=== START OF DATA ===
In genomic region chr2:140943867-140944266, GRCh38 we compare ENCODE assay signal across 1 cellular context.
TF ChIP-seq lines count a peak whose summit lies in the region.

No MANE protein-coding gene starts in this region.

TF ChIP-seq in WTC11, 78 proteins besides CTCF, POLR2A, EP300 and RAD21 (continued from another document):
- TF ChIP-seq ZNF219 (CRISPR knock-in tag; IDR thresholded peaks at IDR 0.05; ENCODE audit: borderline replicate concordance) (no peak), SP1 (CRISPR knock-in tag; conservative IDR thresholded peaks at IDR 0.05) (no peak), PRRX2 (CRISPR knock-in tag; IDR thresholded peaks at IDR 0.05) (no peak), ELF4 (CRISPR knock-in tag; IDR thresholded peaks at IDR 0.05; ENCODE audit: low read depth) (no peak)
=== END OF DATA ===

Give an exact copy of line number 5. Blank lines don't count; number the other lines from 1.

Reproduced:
- TF ChIP-seq ZNF219 (CRISPR knock-in tag; IDR thresholded peaks at IDR 0.05; ENCODE audit: borderline replicate concordance) (no peak), SP1 (CRISPR knock-in tag; conservative IDR thresholded peaks at IDR 0.05) (no peak), PRRX2 (CRISPR knock-in tag; IDR thresholded peaks at IDR 0.05) (no peak), ELF4 (CRISPR knock-in tag; IDR thresholded peaks at IDR 0.05; ENCODE audit: low read depth) (no peak)